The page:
In the UK, we tested putting Ada on a tablet computer into patients' hands while they were waiting to see a doctor at a large NHS clinic. Patients entered the reason for their visit, and we asked them after their consultation whether they would use and recommend Ada, and we got a Net Promoter Score of approval in the 90% range. We then asked them `if you'd accessed this at home, would you have come to see your GP?' and 15% of the sample replied that using Ada beforehand would have given them sufficient peace of mind to avoid the GP visit, due to the assessments' outcome including information for self-help and guidance towards next steps. Every doctor is under a lot of pressure, and by providing more detailed health assessments and integrating with medical health records, Ada can offer earlier relief to patients while optimizing clinicians' time.
Another large benefit Ada could bring to systems and payers would be to reduce instances where people go to the wrong clinician or end up with an inappropriately high level of care (like urgent care/emergency room). Ada can help triage patients to the right next step in the care journey: right care, right place, right time. Introducing Ada as the initial consultation option can save health systems a lot of money - and patients a lot of wasted time.
Furthermore, with the help of Ada, people can get to the root of their condition sooner. In particular, rare diseases, for which the average time to reach a diagnosis could be 5-7 years. It means so much to hear someone say, `it took 20 doctors and 10 years until I saw the right specialist last year. I wanted to test your system, and it took 5 minutes to arrive at my condition, not 20 doctors and 10 years'. We have nearly 100,000 ratings and we receive hundreds of these types of reviews and emails every day, and I take the time to read them. From a payers' perspective, those patients leave a huge cost trail, and from those individuals' viewpoints, think about the unnecessary worry, time and suffering.
Integrating Ada with health systems usually involves a phased approach when we agree to partner with a system or payer. Customizing is key, in order to direct patients to the most appropriate next step in their care journey. There is often legacy software including electronic health records (EHRs) we need to work with. Systems like those in the US are very interested because we can do this process relatively quickly.
In the next phase, they usually want Ada functionality embedded within their own app, to give patients a seamless experience. So we co-brand and embed our functionality, to give users a single sign-in experience.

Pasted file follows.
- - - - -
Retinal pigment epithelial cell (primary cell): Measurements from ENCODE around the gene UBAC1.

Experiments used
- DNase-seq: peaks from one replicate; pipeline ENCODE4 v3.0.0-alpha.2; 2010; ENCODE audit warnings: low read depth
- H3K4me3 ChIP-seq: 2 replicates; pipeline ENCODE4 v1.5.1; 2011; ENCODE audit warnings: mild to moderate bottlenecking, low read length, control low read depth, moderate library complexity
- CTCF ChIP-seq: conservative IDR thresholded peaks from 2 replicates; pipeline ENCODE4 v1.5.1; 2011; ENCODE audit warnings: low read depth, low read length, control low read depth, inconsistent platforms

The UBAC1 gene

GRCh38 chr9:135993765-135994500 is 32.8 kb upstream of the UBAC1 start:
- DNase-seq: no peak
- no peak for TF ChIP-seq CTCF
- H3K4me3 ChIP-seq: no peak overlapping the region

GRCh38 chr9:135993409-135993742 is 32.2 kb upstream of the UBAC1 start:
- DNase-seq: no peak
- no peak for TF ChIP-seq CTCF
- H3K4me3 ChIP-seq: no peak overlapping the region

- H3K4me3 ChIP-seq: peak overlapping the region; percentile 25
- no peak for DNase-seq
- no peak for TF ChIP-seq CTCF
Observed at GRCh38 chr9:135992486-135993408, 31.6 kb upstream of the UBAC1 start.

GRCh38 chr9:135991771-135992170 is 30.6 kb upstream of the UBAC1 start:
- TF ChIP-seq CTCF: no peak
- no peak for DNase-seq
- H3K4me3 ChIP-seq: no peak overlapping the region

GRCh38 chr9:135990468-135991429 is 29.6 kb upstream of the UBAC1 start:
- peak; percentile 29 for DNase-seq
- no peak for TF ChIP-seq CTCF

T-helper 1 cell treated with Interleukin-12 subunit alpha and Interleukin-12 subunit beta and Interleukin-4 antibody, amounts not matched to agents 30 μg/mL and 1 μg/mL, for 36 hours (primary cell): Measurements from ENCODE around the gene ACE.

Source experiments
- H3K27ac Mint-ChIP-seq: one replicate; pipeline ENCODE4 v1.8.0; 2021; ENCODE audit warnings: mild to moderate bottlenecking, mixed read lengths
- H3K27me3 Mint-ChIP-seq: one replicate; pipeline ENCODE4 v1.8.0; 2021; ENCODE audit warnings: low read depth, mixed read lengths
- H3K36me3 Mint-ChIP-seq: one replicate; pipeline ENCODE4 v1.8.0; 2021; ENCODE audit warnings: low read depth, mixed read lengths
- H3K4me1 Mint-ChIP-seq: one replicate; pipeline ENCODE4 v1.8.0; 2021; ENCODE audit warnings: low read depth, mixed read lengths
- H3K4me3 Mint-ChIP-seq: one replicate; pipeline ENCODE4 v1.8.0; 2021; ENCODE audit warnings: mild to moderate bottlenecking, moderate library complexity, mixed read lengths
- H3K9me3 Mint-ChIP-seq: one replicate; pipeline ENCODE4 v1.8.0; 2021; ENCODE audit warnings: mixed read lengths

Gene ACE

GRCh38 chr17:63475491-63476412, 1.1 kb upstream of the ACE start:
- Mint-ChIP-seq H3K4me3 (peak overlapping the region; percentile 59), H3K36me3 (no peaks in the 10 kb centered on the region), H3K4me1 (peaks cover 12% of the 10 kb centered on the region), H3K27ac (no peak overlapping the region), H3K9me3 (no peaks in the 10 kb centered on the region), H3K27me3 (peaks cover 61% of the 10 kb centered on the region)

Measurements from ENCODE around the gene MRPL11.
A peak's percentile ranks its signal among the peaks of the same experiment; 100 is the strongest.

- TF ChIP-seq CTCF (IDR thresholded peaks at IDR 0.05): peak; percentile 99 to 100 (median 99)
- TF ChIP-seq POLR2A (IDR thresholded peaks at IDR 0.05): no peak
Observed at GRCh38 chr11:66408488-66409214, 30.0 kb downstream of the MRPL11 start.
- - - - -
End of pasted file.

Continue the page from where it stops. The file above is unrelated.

The third phase of implementation is about a bi-directional exchange of data if patients wish to do that. At this stage, we can combine the legacy clinical EHR with Ada data, and at that point, patients can do home self-assessments and can share it with their doctors' system.
The fourth phase of implementation takes us to a prevention model, combining those data sources with census data. At that stage, you could potentially bring in a small home-based blood test monitor for long-term conditions (LTCs), to prevent worsening of conditions and perhaps spot others before they develop. Combining all these data sources and Ada make sense for the benefit of patients and health systems as it helps to saves cost.
Ensuring data security is a very important topic for a company like ours. We work with an industry standard renowned cloud provider, and we've just passed ISO certification, which shows that we fulfil industry standards for data security. In healthcare, data security is even more important than in banking.
We have always been focused on building upon our core AI offering, and expanding Ada's capabilities to create new value for patients. This contrasts with some healthcare start-ups which call their products `AI': many are unfortunately not. Healthcare is hard to learn and complex to navigate, which is part of why innovation and adoption in this area are not as fast as in something like, for example, a food delivery service: in that industry, you can go with a minimum viable proposition (MVP) approach and iterate. It's not too big of a problem if you get the wrong pizza, but in healthcare one has to be more cautious, making things naturally go slower and take longer.
The seven years we've spent developing Ada mean that we have to apply even higher standards of care. For me, who's eager to be in the market and making deals, it means I have to have perseverance and patience - in healthcare, you can't give people half-baked technical solutions. So when you find a problem, it's not a setback - it's a learning. And working exclusively with doctors is not the answer: we want to work with patients as well. Once patients show doctors Ada's possibilities for solutions, doctors seem to like it and find it viable, and we're able to work together to advance progress. It's been much more learning than setbacks, all part of the process when you're putting forward bold ideas and challenging the status quo.
Daniel Nathrath, CEO of Ada Health, founded and led several internet start-up businesses based in Denmark, Germany, the US and the UK. He spent several years in consulting after studying law as a Fulbright Scholar at the University of Houston and earning an MBA at the University of Chicago. Ada Health partners with healthcare payers and providers, supporting them in the delivery of quality cost-effective care, by enabling their patients to confidently navigate to the right care at the right time. Ada's personal health app is available on Android and iOS.
Dr. Ed Fitzgerald is KPMG's Global Healthcare Executive, and brings 12 years' clinical experience of hospital-based work in the NHS and international health systems prior to KPMG. Ed leads global healthcare research and thought leadership, working internationally to support KPMG's health practice across more than 45 countries. His experience of the world's healthcare systems and services helps him share the latest best-practice insights with clients globally.